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Email Campaigns: Create The Best Nonprofit Newsletter!

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Published: Aug 6, 2021

As a nonprofit organization with funds to raise and the world to save, time and money become essential resources that you would rather spend on initiatives that are highly likely to yield the best results. 

Since marketing activities to promote your nonprofit and drive donations are essential, its budget is also best when optimized. According to The NonProfit Times, in 2020, smaller nonprofits reserved 30% of their spending for digital media, while larger organizations used 7.4% – which are both a large part of your fund reservoir!

Therefore, it is essential to look into marketing strategies that are time-tested and make the most of your budget – such as email newsletters. In fact, according to The Modern Non-Profit, nonprofit newsletters give an ROI that is 3x more than that of social media marketing. Implementing a newsletter strategy in addition to your social media and other marketing efforts can give you a solid chance at growth!

Nonprofit newsletters are a great way to communicate to potential donors, volunteers, and supporters at a much lower cost. However, crafting a brilliant newsletter is the key to great engagement and ROI. This article shares some best practices and how some nonprofit organizations have implemented them in their campaigns.

Are newsletters a thing of the past?

The simple answer is – Absolutely not! Email marketing is still an effective marketing strategy – especially since the best nonprofit newsletters are 40x better at getting to your target audience than Facebook or Twitter. 

Email marketing can be a great way to engage with supporters and nurture your relationship with them when done correctly. There are more reasons why email newsletters might be a good marketing strategy for your nonprofit organization:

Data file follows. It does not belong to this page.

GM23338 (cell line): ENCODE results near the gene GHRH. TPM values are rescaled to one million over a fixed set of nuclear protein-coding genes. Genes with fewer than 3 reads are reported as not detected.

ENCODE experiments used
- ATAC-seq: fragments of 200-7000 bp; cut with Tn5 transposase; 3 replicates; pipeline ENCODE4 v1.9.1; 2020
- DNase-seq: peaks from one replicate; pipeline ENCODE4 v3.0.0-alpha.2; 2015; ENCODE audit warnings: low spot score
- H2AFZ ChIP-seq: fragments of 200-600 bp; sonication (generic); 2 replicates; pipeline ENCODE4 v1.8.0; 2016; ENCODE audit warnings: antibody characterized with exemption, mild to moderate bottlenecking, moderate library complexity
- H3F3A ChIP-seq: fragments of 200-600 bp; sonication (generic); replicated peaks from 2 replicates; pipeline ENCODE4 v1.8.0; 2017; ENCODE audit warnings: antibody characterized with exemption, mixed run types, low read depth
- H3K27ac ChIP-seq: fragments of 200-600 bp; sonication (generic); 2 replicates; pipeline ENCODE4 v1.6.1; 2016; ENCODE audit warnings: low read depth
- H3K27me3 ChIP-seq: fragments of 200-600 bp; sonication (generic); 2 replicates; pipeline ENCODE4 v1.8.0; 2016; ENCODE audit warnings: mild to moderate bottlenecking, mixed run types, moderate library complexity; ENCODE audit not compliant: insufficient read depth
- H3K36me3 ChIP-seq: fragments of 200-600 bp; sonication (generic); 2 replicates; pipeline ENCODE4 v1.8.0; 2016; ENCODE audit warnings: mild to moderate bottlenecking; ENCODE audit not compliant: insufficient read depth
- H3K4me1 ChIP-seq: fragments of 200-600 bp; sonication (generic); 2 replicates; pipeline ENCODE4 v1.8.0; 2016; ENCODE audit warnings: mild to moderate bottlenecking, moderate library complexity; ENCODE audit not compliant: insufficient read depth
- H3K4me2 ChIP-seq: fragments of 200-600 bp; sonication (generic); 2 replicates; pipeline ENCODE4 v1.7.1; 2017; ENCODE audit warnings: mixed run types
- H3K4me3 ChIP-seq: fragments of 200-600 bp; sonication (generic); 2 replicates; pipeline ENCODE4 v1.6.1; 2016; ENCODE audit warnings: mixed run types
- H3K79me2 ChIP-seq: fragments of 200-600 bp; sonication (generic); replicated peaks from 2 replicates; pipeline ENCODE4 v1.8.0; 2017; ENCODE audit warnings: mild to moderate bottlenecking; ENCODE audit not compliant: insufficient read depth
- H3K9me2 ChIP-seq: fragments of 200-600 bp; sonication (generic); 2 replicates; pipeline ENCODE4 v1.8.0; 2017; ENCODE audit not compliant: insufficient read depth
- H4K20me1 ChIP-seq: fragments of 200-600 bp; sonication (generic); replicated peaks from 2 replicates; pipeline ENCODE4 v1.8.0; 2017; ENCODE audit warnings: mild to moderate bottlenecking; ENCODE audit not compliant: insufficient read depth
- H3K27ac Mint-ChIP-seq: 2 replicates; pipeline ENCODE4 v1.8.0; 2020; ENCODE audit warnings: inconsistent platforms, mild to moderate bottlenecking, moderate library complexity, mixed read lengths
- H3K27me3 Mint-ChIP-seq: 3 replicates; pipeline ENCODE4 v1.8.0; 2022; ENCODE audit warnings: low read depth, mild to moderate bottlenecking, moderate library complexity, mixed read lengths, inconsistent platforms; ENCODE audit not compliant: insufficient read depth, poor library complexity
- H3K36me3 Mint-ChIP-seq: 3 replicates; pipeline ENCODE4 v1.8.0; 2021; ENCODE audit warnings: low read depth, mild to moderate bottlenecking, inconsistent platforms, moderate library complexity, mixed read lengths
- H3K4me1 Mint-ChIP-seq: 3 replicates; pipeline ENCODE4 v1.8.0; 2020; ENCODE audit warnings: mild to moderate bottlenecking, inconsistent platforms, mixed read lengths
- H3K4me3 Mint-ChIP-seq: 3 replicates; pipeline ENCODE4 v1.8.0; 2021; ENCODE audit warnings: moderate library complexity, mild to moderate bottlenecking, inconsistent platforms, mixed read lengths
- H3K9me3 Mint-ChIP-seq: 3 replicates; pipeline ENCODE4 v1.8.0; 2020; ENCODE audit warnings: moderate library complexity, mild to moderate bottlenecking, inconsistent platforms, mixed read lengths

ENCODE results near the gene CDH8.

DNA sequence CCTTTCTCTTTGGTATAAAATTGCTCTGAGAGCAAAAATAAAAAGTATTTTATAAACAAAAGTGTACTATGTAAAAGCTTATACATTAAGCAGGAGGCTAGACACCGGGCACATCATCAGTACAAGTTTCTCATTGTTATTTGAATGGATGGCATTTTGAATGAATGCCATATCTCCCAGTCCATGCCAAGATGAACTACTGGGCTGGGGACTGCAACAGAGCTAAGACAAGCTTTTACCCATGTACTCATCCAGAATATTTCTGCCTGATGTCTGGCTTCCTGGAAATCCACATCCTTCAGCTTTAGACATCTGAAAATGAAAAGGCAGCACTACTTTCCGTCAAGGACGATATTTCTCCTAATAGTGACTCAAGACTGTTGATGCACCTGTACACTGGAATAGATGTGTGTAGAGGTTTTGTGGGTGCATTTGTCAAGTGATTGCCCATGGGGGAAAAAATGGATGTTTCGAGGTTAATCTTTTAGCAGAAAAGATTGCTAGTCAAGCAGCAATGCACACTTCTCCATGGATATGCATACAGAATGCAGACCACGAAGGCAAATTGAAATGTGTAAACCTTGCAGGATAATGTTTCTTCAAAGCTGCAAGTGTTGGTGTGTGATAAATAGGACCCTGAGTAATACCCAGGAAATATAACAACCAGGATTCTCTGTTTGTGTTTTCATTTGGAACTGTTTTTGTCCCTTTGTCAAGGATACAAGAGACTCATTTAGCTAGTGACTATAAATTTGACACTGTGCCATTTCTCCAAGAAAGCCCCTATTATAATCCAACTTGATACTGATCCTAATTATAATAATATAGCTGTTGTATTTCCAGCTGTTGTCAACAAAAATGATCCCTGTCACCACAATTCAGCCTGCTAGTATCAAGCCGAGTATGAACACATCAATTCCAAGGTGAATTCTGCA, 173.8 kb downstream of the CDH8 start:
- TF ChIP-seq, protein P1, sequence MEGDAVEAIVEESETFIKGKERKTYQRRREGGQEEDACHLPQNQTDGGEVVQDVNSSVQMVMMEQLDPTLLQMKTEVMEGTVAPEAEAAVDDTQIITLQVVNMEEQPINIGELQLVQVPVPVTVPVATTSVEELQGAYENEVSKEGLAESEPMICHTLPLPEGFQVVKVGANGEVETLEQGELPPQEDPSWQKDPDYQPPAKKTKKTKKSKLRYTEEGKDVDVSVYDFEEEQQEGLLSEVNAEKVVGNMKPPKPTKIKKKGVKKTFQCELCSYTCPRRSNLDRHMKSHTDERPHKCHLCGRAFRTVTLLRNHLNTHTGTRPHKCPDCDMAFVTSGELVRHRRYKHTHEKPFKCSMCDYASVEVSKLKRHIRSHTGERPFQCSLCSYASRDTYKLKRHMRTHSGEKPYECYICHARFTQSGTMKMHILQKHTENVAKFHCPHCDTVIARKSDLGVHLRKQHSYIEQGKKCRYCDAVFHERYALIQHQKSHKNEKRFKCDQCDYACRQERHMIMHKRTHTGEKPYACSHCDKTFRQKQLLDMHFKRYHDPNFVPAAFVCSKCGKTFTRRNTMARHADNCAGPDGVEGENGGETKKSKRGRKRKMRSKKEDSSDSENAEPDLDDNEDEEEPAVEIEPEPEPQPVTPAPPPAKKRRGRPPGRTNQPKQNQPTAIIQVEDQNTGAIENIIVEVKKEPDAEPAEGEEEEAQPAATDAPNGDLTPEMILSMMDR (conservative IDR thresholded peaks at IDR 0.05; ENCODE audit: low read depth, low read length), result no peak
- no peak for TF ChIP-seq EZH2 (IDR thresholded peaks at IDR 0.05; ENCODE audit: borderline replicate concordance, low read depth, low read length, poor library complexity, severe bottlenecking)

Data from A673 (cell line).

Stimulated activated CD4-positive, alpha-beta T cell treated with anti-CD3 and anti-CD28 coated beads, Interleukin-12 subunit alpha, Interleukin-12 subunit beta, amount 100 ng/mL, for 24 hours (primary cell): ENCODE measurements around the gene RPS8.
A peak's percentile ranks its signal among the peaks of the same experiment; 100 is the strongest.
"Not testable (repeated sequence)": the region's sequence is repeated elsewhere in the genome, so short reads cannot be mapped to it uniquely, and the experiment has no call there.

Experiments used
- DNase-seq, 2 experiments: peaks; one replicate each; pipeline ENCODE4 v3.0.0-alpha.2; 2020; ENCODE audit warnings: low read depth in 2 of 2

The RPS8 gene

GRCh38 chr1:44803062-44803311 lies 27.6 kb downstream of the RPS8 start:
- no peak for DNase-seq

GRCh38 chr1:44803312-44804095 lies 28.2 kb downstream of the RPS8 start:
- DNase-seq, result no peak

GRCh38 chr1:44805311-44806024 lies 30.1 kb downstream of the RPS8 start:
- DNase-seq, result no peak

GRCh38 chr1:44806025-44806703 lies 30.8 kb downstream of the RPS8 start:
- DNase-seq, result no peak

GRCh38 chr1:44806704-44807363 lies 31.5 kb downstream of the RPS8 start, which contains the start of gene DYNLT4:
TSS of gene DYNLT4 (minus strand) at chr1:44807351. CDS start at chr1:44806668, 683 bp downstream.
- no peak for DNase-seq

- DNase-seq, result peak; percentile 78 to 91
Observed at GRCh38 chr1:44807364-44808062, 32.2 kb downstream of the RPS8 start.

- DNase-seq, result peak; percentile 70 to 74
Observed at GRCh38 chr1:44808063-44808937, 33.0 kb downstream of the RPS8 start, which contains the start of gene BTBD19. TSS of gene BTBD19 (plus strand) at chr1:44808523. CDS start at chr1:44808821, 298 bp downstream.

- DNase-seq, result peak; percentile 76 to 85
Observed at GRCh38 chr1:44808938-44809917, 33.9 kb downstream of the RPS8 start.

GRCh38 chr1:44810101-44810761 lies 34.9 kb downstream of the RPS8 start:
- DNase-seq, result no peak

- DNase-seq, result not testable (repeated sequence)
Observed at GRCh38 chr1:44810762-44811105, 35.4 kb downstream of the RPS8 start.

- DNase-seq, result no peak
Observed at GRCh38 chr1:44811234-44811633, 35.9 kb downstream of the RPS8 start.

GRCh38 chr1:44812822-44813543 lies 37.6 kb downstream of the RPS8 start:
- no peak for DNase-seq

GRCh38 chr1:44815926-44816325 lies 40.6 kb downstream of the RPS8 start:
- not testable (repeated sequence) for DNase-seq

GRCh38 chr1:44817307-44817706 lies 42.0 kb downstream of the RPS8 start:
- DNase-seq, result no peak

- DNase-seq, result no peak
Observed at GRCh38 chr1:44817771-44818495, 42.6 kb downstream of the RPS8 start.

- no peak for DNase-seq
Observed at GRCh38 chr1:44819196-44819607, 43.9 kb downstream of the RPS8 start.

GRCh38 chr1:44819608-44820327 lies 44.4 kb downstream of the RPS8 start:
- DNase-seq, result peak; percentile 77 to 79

1. Return on investment: The ROI ratio for newsletters is 42:1.  For every $1 you spend on your nonprofit newsletter, you can expect an average return of $42 
  2. Target segment: The customer base for emails is significant, and it is only growing. In 2019, global email users amounted to 3.9 billion users. This figure is set to grow to 4.3 billion users in 2023. That’s an upward curve to look forward to!
  3. Drive traffic to your website: Newsletters are the best way to drive traffic to your website. Quickly generate organic traffic through email newsletters with helpful information about your nonprofit, charity newsletters, or promotional newsletters informing your audience about events, campaigns, etc.  
  4. Bring in potential donors: Effective nonprofit newsletters are a sure-shot way of engaging your audience and potential donors through consistent communication. Regularly engaging donors creates recall and registers your brand more effectively in their minds.  
  5. Rally your volunteers and fundraisers: Your volunteers and donors need to know what your organization is up to and how they can help. Email newsletters are a great way to keep them informed and interested. You can also promote your fundraisers through email to verified subscribers.
  6. Position yourself as a thought leader in your field: Sharing information about your organization and your industry, in general, can play a crucial role in increasing your credibility and establishing you as a thought leader in your space. When people trust your knowledge after reading your nonprofit newsletter, they are more likely to support you.

What can you include in your nonprofit newsletter?

Before we move on to discuss best practices, it is important to know the type of content you can include inside your newsletter. Here are some ideas:

  1. Let people know about your recent achievements: Have you won an award? Did you save a baby Koala from poachers? Hey, we need to celebrate and announce it to those who would be happy to know! Yes, I’m talking about your loyal subscriber list.
  2. Updates and behind the scenes: Nothing gets one as excited as behind-the-scenes updates. For example, you can give your subscribers an update about your current project – building accessible water plants in a community. Send them pictures and share stories from your experience.
  3. Events: There’s a great event you’ve organized to get all the puppies at the local shelter adopted – send your subscribers an email and let them know. You can start sharing event updates in advance and can even ask subscribers to RSVP.